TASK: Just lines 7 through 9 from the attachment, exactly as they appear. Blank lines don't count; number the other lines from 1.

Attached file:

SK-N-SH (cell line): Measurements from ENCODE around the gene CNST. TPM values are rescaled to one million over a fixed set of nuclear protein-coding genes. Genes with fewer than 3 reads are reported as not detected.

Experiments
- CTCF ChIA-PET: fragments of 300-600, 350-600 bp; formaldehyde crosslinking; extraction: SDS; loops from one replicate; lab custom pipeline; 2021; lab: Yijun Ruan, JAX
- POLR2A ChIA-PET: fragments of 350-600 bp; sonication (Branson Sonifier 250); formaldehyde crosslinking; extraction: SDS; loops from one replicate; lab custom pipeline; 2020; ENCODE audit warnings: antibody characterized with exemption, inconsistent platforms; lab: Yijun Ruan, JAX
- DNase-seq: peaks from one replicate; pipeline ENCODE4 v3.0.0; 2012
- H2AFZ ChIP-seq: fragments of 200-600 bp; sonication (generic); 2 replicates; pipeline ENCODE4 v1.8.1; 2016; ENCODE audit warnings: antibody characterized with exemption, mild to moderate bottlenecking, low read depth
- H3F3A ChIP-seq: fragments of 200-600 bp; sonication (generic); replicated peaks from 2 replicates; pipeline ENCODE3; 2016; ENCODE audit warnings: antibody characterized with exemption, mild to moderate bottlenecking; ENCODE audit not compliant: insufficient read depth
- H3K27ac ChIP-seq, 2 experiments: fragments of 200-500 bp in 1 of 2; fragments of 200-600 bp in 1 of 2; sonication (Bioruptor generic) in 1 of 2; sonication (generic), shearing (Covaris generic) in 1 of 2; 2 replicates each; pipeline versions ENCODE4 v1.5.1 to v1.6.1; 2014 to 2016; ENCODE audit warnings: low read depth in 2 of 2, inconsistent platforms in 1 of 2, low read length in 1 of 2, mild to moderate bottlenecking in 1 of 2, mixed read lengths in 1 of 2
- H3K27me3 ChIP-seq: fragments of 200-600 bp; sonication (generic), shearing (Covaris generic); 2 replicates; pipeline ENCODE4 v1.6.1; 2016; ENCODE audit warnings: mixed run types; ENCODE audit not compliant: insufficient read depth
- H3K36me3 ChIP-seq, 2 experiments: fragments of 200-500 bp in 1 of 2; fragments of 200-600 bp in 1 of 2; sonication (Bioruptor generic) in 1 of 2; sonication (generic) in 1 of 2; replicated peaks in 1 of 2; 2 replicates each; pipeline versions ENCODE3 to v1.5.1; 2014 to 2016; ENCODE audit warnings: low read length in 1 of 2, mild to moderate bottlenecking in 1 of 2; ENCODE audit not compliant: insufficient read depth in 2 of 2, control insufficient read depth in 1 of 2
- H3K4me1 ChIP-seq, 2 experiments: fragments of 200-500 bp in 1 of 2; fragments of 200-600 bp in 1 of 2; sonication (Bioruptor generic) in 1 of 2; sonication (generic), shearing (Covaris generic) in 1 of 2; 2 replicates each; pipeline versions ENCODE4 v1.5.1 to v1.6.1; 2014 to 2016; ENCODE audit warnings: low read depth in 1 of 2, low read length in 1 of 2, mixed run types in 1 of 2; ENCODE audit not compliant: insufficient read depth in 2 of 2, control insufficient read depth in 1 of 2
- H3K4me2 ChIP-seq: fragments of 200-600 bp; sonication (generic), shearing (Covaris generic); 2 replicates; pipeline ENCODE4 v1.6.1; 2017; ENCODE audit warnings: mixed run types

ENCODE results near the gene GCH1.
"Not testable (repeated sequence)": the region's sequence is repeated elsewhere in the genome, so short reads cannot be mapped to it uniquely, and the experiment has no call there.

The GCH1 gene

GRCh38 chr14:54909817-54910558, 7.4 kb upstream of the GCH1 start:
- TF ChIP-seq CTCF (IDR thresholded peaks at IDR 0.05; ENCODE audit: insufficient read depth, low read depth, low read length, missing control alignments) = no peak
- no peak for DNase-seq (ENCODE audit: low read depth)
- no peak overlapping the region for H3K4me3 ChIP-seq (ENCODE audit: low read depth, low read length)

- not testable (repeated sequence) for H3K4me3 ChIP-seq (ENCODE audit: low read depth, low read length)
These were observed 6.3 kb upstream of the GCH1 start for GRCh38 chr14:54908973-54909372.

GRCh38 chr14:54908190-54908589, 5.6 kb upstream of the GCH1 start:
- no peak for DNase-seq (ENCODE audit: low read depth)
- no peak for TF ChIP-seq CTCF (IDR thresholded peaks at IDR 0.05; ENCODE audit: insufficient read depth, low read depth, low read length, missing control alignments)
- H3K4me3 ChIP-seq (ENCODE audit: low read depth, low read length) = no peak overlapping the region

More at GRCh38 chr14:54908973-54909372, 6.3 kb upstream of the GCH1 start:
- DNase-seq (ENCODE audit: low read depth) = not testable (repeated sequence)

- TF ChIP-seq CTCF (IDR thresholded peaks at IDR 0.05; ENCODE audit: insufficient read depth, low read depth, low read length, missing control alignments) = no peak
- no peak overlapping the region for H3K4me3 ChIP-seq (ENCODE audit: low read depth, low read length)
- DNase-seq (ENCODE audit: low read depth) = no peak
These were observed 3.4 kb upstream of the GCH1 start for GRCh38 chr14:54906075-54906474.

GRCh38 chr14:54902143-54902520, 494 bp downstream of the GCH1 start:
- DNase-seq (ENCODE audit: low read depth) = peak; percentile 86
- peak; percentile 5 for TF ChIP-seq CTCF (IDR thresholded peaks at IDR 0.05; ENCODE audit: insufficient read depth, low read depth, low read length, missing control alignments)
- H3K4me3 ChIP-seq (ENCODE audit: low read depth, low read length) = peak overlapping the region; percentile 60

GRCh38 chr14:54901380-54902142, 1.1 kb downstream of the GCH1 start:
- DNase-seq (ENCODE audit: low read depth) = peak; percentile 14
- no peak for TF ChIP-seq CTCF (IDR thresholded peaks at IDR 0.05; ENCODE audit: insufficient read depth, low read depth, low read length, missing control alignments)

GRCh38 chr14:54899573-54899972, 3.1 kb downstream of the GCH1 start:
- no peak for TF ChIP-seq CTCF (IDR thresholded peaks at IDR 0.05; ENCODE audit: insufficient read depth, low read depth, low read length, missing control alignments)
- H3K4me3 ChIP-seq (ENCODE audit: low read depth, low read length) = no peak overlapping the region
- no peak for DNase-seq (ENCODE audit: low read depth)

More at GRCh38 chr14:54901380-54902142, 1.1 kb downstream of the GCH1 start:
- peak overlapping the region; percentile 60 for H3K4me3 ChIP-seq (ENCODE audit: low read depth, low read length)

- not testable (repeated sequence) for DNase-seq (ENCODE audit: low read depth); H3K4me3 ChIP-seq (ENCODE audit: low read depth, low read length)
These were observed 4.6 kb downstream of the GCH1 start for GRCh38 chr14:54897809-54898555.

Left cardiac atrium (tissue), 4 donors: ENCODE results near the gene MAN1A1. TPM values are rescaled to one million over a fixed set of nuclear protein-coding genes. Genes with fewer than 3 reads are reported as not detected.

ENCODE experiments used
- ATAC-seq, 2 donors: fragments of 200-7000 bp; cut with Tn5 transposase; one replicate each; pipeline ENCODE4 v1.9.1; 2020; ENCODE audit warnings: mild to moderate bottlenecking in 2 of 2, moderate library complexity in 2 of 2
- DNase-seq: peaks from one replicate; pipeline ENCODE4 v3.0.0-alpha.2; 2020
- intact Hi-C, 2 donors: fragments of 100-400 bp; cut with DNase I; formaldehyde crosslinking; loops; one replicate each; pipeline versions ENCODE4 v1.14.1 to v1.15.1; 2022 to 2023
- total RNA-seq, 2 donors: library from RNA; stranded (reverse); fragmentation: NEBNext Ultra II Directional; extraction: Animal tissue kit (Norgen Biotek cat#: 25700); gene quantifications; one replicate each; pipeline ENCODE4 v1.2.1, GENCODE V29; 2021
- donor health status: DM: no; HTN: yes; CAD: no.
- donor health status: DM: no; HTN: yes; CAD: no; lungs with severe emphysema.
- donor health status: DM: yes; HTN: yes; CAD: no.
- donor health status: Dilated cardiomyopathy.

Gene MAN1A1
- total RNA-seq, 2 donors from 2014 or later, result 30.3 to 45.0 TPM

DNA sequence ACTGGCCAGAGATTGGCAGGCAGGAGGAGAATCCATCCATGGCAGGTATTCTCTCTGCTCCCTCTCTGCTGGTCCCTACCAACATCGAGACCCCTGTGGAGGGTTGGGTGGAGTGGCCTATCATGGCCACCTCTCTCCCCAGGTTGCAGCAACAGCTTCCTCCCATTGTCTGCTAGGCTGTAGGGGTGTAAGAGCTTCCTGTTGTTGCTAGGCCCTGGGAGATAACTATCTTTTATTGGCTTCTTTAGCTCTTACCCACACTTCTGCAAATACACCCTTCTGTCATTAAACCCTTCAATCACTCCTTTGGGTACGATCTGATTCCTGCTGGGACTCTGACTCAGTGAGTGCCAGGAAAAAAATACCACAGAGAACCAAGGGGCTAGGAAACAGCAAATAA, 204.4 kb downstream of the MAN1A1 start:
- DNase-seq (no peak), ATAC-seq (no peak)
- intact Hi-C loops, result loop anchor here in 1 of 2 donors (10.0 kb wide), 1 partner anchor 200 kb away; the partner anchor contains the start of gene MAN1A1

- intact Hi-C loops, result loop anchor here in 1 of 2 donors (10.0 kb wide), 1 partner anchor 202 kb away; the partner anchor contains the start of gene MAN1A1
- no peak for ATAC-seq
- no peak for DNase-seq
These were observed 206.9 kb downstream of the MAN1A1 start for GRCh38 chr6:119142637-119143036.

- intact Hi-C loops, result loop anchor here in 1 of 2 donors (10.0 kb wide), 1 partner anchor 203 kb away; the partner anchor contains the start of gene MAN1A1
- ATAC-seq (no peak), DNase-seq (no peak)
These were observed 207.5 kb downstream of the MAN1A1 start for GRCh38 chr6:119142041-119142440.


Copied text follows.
- H3F3A ChIP-seq: fragments of 200-600 bp; sonication (generic); replicated peaks from 2 replicates; pipeline ENCODE3; 2016; ENCODE audit warnings: antibody characterized with exemption, mild to moderate bottlenecking; ENCODE audit not compliant: insufficient read depth
- H3K27ac ChIP-seq, 2 experiments: fragments of 200-500 bp in 1 of 2; fragments of 200-600 bp in 1 of 2; sonication (Bioruptor generic) in 1 of 2; sonication (generic), shearing (Covaris generic) in 1 of 2; 2 replicates each; pipeline versions ENCODE4 v1.5.1 to v1.6.1; 2014 to 2016; ENCODE audit warnings: low read depth in 2 of 2, inconsistent platforms in 1 of 2, low read length in 1 of 2, mild to moderate bottlenecking in 1 of 2, mixed read lengths in 1 of 2
- H3K27me3 ChIP-seq: fragments of 200-600 bp; sonication (generic), shearing (Covaris generic); 2 replicates; pipeline ENCODE4 v1.6.1; 2016; ENCODE audit warnings: mixed run types; ENCODE audit not compliant: insufficient read depth